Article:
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European launch for new spinal cord stimulation therapy

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US medtech firm Boston Scientific has announced the European launch of a pioneering therapy for spinal cord stimulation (SCS).

Fast-acting sub-perception therapy (FAST) targets a new, distinct SCS mechanism of action and is delivered via the WaveWriter Alpha Spinal Cord Stimulator (SCS) Systems.

While traditional paraesthesia-free therapy can take up to a few days to achieve pain relief, FAST is designed to allow patients to experience profound paraesthesia-free pain relief in just minutes.

Patients and physicians can follow the immediate and significant results before the patient leaves the clinic.

The WaveWriter Alpha Spinal Cord Stimulator System was launched last year and is indicated as an aid in the management of chronic intractable pain.

SCS therapies are designed to provide pain relief by delivering pulses of mild electric current to the spinal cord to interrupt pain signals traveling to the brain.

Chronic pain is defined as continuous and long-term pain lasting more than 12 weeks. In Europe alone it impacts approximately 100 million people.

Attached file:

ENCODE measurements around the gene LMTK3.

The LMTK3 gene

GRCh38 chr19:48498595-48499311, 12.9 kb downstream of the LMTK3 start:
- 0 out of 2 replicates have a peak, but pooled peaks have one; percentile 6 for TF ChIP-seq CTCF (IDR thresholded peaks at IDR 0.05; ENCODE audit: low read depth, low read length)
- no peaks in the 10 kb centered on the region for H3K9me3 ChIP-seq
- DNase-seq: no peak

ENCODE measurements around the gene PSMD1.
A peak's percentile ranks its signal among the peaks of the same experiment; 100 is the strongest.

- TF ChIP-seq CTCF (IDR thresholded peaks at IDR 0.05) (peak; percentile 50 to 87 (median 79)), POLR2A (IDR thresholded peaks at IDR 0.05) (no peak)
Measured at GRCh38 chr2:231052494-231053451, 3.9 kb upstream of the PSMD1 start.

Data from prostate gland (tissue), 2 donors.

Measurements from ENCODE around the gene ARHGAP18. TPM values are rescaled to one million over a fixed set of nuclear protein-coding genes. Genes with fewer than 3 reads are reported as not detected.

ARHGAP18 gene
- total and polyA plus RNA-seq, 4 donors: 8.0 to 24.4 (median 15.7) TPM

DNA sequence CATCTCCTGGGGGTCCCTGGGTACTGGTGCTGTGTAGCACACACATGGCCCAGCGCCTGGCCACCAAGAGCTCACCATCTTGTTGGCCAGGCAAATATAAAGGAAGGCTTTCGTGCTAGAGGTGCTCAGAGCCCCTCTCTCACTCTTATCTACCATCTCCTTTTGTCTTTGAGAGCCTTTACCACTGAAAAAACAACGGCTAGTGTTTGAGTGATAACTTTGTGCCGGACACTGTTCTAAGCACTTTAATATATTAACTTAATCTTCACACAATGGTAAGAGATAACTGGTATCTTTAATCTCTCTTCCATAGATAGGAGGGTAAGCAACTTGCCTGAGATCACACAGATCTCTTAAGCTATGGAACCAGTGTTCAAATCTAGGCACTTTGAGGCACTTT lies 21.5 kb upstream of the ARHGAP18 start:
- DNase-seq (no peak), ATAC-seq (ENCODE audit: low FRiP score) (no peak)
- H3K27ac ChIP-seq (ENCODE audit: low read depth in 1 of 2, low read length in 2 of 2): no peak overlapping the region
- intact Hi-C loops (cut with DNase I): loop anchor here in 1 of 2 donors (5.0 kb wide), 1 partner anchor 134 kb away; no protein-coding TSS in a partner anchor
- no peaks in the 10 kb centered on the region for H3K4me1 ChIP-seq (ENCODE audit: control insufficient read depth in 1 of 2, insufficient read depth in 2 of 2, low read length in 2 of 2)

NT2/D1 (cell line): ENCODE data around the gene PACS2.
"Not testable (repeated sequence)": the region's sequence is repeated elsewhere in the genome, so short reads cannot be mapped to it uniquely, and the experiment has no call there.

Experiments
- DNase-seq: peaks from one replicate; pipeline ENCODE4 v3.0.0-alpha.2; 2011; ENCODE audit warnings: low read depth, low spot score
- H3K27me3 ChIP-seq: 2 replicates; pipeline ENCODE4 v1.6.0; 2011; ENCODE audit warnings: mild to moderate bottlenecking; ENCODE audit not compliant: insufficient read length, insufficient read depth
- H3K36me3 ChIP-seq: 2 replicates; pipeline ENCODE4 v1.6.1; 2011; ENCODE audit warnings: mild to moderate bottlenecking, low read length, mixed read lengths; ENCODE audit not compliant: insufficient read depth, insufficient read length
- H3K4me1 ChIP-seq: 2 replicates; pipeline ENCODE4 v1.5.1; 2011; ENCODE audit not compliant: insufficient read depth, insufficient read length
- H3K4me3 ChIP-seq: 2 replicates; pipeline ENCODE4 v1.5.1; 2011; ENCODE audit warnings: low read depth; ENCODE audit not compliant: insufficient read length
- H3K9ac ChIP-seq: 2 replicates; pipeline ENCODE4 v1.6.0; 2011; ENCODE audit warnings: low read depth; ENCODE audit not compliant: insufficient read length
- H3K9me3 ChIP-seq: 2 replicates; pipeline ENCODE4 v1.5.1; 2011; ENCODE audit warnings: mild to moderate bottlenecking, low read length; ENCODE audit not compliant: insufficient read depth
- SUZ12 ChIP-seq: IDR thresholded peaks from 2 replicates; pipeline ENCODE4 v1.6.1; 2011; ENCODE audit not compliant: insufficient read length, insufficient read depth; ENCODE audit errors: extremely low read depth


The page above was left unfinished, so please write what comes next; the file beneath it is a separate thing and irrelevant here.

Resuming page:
“FAST is a clear advancement in helping patients find pain relief,” said Prof Dr Jarek Maciaczyk, chair stereotactic and functional neurosurgery at the Rheinische Friedrich-Wilhelms-Universität Bonn, Germany.

“Typically we had to wait a few days to assess the full impact of SCS, but with the targeting and stimulation parameters of FAST we can provide paresthesia-free pain relief within minutes, which helps to evaluate the impact of the treatment in a much shorter timeframe and gives the patients back quality of life almost instantly.”

 

Research presented at the Society for Neuroscience Conference by Warren Grill’s team from Duke University, in collaboration with Boston Scientific, found that FAST sub-perception SCS generates rapid analgesia by precisely targeting the axons that engage a surround-inhibition effect – a new proposed mechanism of action for SCS.

According to clinical data presented at the recent North American Neuromodulation Society (NANS) meeting, patients using FAST experienced a reduction of their average pain score from 6.5 to 1.3 within minutes.

Vincent Sourdaine, vice president neuromodulation of Boston Scientific, said: “The data showed that 29 of 33 patients (88 per cent) who received FAST Therapy during the trial responded well and reported highly significant pain relief during their SCS trial.

“While we continue to collect data to support FAST, the early findings show the potential to be a true gamechanger for pain patients.”

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